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It wasn’t all that long ago that Murray claimed he wasn’t going to compete in the clay-court season. But after watching him against Shapovalov last night, his hunger for the game is as strong as it has ever been. I must admit, seeing that Murray was going to compete in Madrid was fantastic news! Despite his injuries, he is still one of the most talented players out there.
And when he puts together the kinds of performances that he has during his first two Madrid Open matches, he is a joy to watch. Believe it or not, his win against Thiem in the opening round was his first on clay for a whole five years! That’s simply staggering when you see the kind of tennis he’s been playing so far this week.
Following his win against Shapovalov, Murray is now facing a clash against the world number one, Novak Djokovic. The two haven’t met since 2017 – a game that Djokovic won in three sets. But despite such a lengthy break from playing one another, this will be the 37th time they have clashed on a court! Amazing records from both guys I have to say.
And following his win last night, many are daring to ask the question, is Murray actually getting back to his best? I’ve shared my thoughts below.
Andy Murray Rolling Back the Years in Madrid
There was plenty of anticipation surrounding the Murray vs Thiem game in the opening round. But after he dispatched Thiem, in all honesty, many thought he would be turned over by Shapovalov. Obviously, Murray had different ideas, and he battled past Shapovalov in a three-set thriller. And in my opinion, Murray was showing some fantastic signs that he was getting back to his top form. Here are the main things I noticed:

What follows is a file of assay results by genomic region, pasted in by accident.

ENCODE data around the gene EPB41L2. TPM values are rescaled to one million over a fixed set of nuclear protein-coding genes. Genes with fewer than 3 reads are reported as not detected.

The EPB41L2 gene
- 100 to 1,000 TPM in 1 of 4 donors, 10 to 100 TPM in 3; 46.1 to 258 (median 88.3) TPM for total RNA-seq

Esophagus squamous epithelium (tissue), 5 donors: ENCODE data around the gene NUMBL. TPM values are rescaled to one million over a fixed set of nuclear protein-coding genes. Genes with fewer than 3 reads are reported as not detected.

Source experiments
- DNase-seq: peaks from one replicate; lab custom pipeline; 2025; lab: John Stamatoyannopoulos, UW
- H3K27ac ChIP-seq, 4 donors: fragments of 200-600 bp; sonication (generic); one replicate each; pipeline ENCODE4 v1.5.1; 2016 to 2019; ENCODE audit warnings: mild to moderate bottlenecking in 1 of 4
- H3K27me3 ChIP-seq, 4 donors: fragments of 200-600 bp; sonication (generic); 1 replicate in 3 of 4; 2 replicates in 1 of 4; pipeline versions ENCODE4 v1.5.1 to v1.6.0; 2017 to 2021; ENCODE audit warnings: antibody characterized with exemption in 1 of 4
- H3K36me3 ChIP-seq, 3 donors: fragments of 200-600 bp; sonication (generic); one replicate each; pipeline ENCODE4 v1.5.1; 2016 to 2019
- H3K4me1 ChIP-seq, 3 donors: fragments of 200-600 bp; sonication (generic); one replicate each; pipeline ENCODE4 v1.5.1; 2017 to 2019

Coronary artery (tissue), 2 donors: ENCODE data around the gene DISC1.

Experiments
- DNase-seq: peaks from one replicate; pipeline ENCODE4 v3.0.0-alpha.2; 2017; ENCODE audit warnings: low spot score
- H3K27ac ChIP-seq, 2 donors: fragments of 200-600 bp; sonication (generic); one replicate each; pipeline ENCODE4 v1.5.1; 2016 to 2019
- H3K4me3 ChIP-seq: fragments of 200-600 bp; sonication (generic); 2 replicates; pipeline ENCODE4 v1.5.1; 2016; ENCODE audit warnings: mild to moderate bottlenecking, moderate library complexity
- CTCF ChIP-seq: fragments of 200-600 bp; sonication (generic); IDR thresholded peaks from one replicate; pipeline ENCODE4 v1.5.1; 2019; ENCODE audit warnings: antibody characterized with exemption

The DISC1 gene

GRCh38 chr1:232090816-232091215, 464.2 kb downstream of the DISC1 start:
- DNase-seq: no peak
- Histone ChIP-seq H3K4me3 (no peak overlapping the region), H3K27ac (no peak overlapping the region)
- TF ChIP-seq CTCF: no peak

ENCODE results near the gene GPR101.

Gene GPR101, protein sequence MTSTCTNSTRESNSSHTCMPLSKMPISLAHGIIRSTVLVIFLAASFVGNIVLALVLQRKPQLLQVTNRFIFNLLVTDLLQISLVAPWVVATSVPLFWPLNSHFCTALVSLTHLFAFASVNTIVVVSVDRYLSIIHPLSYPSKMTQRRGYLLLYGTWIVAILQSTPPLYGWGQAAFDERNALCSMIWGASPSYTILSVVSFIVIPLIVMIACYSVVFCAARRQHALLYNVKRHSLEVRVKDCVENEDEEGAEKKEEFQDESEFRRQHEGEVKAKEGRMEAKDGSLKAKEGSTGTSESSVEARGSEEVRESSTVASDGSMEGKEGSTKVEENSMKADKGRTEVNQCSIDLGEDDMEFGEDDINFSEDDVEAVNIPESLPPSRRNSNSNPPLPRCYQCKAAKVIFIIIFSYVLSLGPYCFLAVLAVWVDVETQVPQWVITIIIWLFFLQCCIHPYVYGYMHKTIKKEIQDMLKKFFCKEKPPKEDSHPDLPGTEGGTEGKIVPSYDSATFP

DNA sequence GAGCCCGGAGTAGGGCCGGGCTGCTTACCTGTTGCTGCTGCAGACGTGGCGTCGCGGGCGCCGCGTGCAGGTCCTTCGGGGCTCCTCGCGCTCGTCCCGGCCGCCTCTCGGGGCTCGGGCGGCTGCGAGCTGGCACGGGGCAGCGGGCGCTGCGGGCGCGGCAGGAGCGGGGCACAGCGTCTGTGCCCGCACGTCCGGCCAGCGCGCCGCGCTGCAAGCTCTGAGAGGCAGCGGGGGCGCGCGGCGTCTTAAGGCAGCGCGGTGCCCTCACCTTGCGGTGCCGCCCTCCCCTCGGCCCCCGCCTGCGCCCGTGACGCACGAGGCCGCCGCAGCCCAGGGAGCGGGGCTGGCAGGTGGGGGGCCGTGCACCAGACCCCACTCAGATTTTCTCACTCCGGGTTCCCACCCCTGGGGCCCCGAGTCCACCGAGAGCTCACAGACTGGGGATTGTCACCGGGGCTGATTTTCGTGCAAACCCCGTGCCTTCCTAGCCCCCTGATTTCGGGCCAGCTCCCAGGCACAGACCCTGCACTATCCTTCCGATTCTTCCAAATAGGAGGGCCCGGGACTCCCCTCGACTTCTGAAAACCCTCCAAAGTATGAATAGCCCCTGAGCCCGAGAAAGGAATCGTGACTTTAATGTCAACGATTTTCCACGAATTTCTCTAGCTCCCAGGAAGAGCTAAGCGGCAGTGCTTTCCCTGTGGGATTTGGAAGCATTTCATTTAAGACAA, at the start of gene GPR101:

Ability to Hang in Rallies
After his hip surgery, I feel that this has been a major issue for Murray, especially against the big guys. He simply couldn’t sustain the intensity of moving side to side and changing direction when necessary. But against Shapovalov, sure, he maintained a deep court position, but I was seriously impressed with his movement. This is true concerning his lateral movement and his movement up the court too.
Back in the day, Murray was one of the most confident players out there. In the big moments, you just knew he would deliver something special. However, again, since the injury, this hasn’t been strictly true. With that said, against both Thiem and Shapovalov, Murray was consistent and actually, pretty clutch on the big points. He seemed confident with his ball-striking from the back of the court too – another thing that bodes well.
Murray rose to the top of the game not only for his ball-striking but also for his incredible court craft. His choice of shot was always something special, and in Madrid so far, I’ve been amazed at his court craft. His slice backhand has been fantastic, he has played the drop shot at the right times, and he has been willing to hit heavy and high from the back of the court when required.
Back to his best? It’s a little early to say. But the Djokovic match will be a great indicator!